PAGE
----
A Florida Bill May Prohibit the use of Technology while at School

Brooks Huber, Reporter

  On March 14, the Florida State Senate introduced SB 1620, a bill that addresses mental health by traditional means while also aiming for students’ access to technology in school. The vague nature of the bill could lead to interference with students’ daily lives and the function of student-run establishments here at Newsome.

    The bill is primarily related to improving students’ access to mental health resources like guidance or trained psychologists and reducing students’ anxiety, depression, behavioral problems, and addiction. 

   While several resources are added, the bill only identifies and acts to regulate one source of students’ mental health problems: Technology. The bill requires students in need to have access to screenings and treatments for “Technology Addiction,” in addition to screenings for issues with the child or adolescent’s family.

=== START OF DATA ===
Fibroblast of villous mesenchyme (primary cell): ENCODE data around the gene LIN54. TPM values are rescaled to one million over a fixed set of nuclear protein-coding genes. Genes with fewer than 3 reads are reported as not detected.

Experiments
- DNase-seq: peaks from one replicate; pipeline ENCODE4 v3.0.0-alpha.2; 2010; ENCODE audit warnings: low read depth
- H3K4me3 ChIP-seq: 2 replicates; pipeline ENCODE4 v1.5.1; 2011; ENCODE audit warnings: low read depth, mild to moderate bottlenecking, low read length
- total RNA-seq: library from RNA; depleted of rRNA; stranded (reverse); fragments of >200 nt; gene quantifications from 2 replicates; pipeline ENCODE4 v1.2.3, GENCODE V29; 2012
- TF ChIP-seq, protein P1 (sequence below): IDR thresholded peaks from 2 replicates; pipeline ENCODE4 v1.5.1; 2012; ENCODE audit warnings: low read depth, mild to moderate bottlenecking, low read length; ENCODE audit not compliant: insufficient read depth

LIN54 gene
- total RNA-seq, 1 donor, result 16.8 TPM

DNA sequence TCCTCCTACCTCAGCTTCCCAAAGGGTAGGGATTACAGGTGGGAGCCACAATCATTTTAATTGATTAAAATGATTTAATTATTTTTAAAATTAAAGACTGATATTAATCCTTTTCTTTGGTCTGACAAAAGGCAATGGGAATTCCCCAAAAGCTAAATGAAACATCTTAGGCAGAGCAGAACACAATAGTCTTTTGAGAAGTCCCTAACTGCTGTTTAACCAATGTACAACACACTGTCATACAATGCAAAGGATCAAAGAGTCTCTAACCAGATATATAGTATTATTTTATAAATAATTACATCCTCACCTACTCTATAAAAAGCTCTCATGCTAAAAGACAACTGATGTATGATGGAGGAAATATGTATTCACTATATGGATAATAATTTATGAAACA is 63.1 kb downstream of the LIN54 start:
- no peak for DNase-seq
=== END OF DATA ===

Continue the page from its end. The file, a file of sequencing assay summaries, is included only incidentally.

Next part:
The bill moves to solve this technology addiction by requiring that school boards create policies that “must include a prohibition on student use of a personal wireless communications device for any purpose during school hours.” While the punishment for violating is left up to the school board, the state would require the enforcement of this policy. This would apply to all public and private elementary, middle, and high schools. 

   The bill would also require policies that “prohibits an individual, including, but not limited to, a student, an employee, or a contractor, from posting online to any social media platform as defined in s.

501.2041 a student’s image created during school hours. Such policy must also prohibit the online sharing of any information that could identify the location of a student at the time the information is shared.” This is likely intended to prevent students from being tracked or doxxed. 

   While this legislation is intended to protect individual students, the bill does not list any exceptions for courses and student-run organizations that rely on these technology uses. Newsome’s yearbook and newspaper teams may be prevented from using photos of school events for their informative publications. Clubs like NHS and Newsome Theater that use social media for advertising upcoming events could also be affected.

   While this bill does good things by forcing school boards to make mental health professionals and crisis services easily accessible for students, the bill will have major consequences. It could threaten students’ creative freedom if passed in its current state.